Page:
IBM has closed its $34 billion acquisition of Red Hat, a software company specialising in Linux operating systems, the most popular type of open-source software providing an alternative to Microsoft.
This move will probably define CEO Ginni Rometty's tenure, as one of the major decisions that will help IBM boost its cloud business in the trillion dollar market.
IBM announced that it will keep Red Hat's operations independent, which will continue to be led by current management and CEO Jim Whitehurst. However, it will be using its scale to support the latter's growth and boost its cloud operations.
Currently, IBM's cloud revenues account for 25% of its total sales, coming up to $19 billion in the 12 months through Q1 2019—a six-fold increase since 2013. Red Hat's smaller operations still brought it $3.4 billion in revenues, marking a 15% growth from 2018.
Although Red Hat's revenue profile is fairly substantial with strong levels of profitability, we note that purchase accounting treatment of the target company's deferred revenue ($2.8B) will make IBM unable recognise a meaningful portion of Red Hat's deferred revenue as it converts to actual revenue (near-term transitory impact); this is while IBM will have to incur 100% of Red Hat's operating expense.Amit Daryanani, Evercore analyst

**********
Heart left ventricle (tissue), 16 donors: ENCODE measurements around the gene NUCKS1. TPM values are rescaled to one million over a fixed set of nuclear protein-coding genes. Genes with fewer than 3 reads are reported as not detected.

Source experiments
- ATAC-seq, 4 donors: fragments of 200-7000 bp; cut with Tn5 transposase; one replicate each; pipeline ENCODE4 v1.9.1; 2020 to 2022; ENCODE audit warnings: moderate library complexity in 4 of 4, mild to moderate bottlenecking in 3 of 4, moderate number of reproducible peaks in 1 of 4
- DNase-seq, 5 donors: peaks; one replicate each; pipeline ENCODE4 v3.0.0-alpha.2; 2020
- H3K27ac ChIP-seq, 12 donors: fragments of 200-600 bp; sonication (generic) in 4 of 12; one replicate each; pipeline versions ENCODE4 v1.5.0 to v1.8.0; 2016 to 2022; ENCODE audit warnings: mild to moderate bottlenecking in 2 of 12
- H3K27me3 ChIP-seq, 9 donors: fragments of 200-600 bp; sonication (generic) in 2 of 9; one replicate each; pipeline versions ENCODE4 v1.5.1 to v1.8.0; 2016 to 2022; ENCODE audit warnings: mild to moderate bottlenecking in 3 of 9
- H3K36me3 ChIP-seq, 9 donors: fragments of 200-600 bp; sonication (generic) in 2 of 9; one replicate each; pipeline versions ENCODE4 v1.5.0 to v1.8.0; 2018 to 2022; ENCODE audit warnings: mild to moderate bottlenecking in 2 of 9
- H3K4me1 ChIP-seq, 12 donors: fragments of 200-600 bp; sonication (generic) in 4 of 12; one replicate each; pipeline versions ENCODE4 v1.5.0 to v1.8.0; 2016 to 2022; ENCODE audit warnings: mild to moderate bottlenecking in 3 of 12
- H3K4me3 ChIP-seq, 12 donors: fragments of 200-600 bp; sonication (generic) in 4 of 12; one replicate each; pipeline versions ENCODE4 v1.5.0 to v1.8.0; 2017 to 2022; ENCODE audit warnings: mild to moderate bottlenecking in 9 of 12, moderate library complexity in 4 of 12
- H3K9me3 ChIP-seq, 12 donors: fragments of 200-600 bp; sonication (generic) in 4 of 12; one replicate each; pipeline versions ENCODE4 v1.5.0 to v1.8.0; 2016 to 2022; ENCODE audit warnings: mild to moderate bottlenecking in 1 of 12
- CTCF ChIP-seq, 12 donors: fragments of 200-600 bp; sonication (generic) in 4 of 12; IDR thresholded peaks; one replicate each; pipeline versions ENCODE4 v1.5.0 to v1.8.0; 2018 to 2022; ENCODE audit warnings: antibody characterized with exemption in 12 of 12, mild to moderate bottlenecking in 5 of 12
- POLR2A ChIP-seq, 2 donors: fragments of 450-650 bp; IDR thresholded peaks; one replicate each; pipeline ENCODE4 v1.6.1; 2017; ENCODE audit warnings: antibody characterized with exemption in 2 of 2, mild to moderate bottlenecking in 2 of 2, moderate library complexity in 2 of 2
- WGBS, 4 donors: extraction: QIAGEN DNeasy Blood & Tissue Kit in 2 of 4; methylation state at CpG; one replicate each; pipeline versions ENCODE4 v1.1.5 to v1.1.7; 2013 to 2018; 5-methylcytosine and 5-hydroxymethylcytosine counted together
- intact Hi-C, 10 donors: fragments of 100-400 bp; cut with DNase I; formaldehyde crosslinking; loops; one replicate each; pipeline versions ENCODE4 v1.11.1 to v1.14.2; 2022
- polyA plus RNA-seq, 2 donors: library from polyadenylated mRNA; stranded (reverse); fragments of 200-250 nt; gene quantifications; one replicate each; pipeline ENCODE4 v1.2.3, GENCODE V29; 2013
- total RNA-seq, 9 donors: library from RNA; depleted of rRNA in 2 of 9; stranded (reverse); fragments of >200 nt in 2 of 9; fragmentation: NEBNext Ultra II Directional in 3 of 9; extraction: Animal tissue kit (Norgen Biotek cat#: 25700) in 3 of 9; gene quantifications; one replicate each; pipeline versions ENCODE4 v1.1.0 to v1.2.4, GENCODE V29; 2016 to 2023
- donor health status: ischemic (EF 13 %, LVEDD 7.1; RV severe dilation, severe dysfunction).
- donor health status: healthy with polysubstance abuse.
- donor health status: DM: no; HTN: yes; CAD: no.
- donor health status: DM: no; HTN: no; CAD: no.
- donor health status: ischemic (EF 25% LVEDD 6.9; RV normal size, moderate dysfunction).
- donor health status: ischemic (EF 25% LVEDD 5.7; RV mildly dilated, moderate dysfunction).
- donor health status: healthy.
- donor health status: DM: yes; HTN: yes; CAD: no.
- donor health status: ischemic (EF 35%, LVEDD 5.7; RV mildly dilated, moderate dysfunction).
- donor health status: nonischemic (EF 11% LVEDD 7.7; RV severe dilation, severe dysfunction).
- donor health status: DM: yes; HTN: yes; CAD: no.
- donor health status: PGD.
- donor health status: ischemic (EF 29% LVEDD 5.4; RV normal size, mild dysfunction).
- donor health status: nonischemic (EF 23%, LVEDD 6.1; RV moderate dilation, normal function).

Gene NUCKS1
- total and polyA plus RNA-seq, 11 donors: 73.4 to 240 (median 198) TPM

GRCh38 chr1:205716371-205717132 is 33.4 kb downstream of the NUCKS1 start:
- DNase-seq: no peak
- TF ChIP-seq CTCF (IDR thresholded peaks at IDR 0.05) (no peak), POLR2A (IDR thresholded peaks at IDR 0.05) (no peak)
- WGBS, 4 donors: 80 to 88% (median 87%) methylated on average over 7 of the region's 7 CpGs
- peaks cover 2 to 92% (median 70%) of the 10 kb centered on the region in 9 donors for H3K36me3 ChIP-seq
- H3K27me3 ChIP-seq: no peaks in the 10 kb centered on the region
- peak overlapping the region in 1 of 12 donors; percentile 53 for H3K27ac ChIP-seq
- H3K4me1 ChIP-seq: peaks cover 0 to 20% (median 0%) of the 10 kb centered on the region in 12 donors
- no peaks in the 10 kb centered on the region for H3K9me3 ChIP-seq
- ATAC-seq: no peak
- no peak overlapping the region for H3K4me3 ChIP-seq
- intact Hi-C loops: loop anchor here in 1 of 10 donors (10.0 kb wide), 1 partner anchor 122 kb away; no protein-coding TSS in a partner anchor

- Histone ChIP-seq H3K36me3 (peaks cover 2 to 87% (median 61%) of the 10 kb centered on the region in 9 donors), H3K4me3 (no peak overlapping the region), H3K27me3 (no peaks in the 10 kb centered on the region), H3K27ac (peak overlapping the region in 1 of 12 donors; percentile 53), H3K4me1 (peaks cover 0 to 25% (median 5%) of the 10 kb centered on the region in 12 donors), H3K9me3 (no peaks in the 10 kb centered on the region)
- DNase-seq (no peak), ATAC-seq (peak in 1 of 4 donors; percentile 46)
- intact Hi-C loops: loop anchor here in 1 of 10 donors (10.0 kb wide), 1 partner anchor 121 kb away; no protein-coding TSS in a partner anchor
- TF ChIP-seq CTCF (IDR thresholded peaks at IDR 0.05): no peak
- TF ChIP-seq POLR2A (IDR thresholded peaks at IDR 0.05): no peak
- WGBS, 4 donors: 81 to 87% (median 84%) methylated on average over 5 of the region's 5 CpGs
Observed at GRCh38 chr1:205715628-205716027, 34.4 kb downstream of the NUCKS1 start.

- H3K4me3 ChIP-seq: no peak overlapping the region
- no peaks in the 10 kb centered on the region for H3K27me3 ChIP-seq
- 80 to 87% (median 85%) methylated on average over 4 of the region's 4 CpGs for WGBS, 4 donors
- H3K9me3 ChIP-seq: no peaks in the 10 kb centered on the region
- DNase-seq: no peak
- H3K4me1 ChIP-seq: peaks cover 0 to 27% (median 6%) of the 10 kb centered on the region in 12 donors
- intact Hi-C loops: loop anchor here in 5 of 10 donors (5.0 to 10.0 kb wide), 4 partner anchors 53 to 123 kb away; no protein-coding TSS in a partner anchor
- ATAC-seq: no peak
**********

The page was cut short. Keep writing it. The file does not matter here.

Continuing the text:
Rometty said that with Red Hat, IBM is well-positioned for the next phase of the cloud, which will include multiple vendors, clouds and systems.
IBM said Red Hat will continue “to build and expand its partnerships, including those with major cloud providers, such as Amazon Web Services, Microsoft Azure, Google Cloud and Alibaba. ”